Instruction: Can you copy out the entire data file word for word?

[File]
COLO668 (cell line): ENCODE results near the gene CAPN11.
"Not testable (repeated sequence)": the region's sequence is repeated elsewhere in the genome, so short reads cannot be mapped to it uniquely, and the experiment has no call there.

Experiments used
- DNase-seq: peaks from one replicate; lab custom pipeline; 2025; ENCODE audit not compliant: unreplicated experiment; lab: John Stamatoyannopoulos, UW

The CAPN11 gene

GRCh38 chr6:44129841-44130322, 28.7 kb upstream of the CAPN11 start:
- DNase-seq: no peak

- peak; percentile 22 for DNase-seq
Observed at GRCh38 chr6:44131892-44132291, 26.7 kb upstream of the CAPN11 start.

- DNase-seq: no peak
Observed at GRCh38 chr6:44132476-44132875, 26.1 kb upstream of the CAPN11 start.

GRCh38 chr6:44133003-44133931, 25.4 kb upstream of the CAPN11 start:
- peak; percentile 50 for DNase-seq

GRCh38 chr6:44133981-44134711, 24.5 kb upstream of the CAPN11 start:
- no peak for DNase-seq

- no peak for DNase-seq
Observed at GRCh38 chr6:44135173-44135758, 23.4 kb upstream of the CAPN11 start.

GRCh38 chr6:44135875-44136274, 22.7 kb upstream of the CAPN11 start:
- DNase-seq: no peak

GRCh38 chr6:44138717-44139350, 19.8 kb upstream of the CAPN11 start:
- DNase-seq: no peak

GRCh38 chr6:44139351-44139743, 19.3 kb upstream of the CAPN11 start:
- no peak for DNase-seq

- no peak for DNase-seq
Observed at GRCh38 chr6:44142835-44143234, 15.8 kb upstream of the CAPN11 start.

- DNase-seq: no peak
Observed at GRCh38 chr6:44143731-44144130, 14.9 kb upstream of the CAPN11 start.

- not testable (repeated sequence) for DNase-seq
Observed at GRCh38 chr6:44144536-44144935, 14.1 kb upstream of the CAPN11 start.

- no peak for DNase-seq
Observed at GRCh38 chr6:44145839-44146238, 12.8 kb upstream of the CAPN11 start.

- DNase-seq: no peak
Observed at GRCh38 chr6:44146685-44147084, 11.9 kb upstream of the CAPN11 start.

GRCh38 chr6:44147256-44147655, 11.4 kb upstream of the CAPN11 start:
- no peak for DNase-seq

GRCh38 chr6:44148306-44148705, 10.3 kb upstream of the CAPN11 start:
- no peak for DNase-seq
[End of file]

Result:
COLO668 (cell line): ENCODE results near the gene CAPN11.
"Not testable (repeated sequence)": the region's sequence is repeated elsewhere in the genome, so short reads cannot be mapped to it uniquely, and the experiment has no call there.

Experiments used
- DNase-seq: peaks from one replicate; lab custom pipeline; 2025; ENCODE audit not compliant: unreplicated experiment; lab: John Stamatoyannopoulos, UW

The CAPN11 gene

GRCh38 chr6:44129841-44130322, 28.7 kb upstream of the CAPN11 start:
- DNase-seq: no peak

- peak; percentile 22 for DNase-seq
Observed at GRCh38 chr6:44131892-44132291, 26.7 kb upstream of the CAPN11 start.

- DNase-seq: no peak
Observed at GRCh38 chr6:44132476-44132875, 26.1 kb upstream of the CAPN11 start.

GRCh38 chr6:44133003-44133931, 25.4 kb upstream of the CAPN11 start:
- peak; percentile 50 for DNase-seq

GRCh38 chr6:44133981-44134711, 24.5 kb upstream of the CAPN11 start:
- no peak for DNase-seq

- no peak for DNase-seq
Observed at GRCh38 chr6:44135173-44135758, 23.4 kb upstream of the CAPN11 start.

GRCh38 chr6:44135875-44136274, 22.7 kb upstream of the CAPN11 start:
- DNase-seq: no peak

GRCh38 chr6:44138717-44139350, 19.8 kb upstream of the CAPN11 start:
- DNase-seq: no peak

GRCh38 chr6:44139351-44139743, 19.3 kb upstream of the CAPN11 start:
- no peak for DNase-seq

- no peak for DNase-seq
Observed at GRCh38 chr6:44142835-44143234, 15.8 kb upstream of the CAPN11 start.

- DNase-seq: no peak
Observed at GRCh38 chr6:44143731-44144130, 14.9 kb upstream of the CAPN11 start.

- not testable (repeated sequence) for DNase-seq
Observed at GRCh38 chr6:44144536-44144935, 14.1 kb upstream of the CAPN11 start.

- no peak for DNase-seq
Observed at GRCh38 chr6:44145839-44146238, 12.8 kb upstream of the CAPN11 start.

- DNase-seq: no peak
Observed at GRCh38 chr6:44146685-44147084, 11.9 kb upstream of the CAPN11 start.

GRCh38 chr6:44147256-44147655, 11.4 kb upstream of the CAPN11 start:
- no peak for DNase-seq

GRCh38 chr6:44148306-44148705, 10.3 kb upstream of the CAPN11 start:
- no peak for DNase-seq